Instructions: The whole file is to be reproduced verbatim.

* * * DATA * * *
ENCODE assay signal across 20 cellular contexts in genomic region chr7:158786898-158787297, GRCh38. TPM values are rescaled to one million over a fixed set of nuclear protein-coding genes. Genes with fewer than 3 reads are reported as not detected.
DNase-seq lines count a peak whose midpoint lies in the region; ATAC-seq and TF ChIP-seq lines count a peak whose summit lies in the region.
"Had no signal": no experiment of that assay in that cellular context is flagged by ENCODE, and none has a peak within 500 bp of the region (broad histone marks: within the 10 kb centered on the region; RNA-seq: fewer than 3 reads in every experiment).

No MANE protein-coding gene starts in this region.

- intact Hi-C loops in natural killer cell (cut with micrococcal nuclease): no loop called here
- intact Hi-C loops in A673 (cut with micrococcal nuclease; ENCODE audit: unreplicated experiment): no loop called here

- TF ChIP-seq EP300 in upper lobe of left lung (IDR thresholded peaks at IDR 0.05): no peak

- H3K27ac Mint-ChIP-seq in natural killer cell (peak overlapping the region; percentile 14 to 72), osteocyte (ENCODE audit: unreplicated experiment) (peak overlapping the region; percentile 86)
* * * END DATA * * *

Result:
ENCODE assay signal across 20 cellular contexts in genomic region chr7:158786898-158787297, GRCh38. TPM values are rescaled to one million over a fixed set of nuclear protein-coding genes. Genes with fewer than 3 reads are reported as not detected.
DNase-seq lines count a peak whose midpoint lies in the region; ATAC-seq and TF ChIP-seq lines count a peak whose summit lies in the region.
"Had no signal": no experiment of that assay in that cellular context is flagged by ENCODE, and none has a peak within 500 bp of the region (broad histone marks: within the 10 kb centered on the region; RNA-seq: fewer than 3 reads in every experiment).

No MANE protein-coding gene starts in this region.

- intact Hi-C loops in natural killer cell (cut with micrococcal nuclease): no loop called here
- intact Hi-C loops in A673 (cut with micrococcal nuclease; ENCODE audit: unreplicated experiment): no loop called here

- TF ChIP-seq EP300 in upper lobe of left lung (IDR thresholded peaks at IDR 0.05): no peak

- H3K27ac Mint-ChIP-seq in natural killer cell (peak overlapping the region; percentile 14 to 72), osteocyte (ENCODE audit: unreplicated experiment) (peak overlapping the region; percentile 86)